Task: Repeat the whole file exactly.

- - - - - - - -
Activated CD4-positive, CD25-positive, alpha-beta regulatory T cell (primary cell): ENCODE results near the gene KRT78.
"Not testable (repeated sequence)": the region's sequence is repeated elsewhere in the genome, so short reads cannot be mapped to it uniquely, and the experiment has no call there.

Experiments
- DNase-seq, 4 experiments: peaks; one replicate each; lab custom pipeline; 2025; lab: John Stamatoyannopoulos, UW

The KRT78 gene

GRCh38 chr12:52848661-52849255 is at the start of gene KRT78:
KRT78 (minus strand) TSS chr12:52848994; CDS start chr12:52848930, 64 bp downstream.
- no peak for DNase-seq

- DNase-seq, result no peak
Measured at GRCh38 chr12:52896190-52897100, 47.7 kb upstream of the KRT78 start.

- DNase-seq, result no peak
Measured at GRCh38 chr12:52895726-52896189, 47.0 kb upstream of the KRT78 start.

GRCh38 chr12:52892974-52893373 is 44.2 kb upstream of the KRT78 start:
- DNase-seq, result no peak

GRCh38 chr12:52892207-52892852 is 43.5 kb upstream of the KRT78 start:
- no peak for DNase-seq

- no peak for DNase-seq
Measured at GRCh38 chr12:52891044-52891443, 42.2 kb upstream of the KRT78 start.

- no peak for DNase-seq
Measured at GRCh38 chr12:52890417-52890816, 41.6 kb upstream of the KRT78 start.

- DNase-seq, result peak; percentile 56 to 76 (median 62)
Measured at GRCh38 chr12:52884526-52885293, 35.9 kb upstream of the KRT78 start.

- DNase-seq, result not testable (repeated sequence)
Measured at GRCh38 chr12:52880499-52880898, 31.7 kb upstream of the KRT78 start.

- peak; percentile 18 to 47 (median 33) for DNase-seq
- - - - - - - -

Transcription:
Activated CD4-positive, CD25-positive, alpha-beta regulatory T cell (primary cell): ENCODE results near the gene KRT78.
"Not testable (repeated sequence)": the region's sequence is repeated elsewhere in the genome, so short reads cannot be mapped to it uniquely, and the experiment has no call there.

Experiments
- DNase-seq, 4 experiments: peaks; one replicate each; lab custom pipeline; 2025; lab: John Stamatoyannopoulos, UW

The KRT78 gene

GRCh38 chr12:52848661-52849255 is at the start of gene KRT78:
KRT78 (minus strand) TSS chr12:52848994; CDS start chr12:52848930, 64 bp downstream.
- no peak for DNase-seq

- DNase-seq, result no peak
Measured at GRCh38 chr12:52896190-52897100, 47.7 kb upstream of the KRT78 start.

- DNase-seq, result no peak
Measured at GRCh38 chr12:52895726-52896189, 47.0 kb upstream of the KRT78 start.

GRCh38 chr12:52892974-52893373 is 44.2 kb upstream of the KRT78 start:
- DNase-seq, result no peak

GRCh38 chr12:52892207-52892852 is 43.5 kb upstream of the KRT78 start:
- no peak for DNase-seq

- no peak for DNase-seq
Measured at GRCh38 chr12:52891044-52891443, 42.2 kb upstream of the KRT78 start.

- no peak for DNase-seq
Measured at GRCh38 chr12:52890417-52890816, 41.6 kb upstream of the KRT78 start.

- DNase-seq, result peak; percentile 56 to 76 (median 62)
Measured at GRCh38 chr12:52884526-52885293, 35.9 kb upstream of the KRT78 start.

- DNase-seq, result not testable (repeated sequence)
Measured at GRCh38 chr12:52880499-52880898, 31.7 kb upstream of the KRT78 start.

- peak; percentile 18 to 47 (median 33) for DNase-seq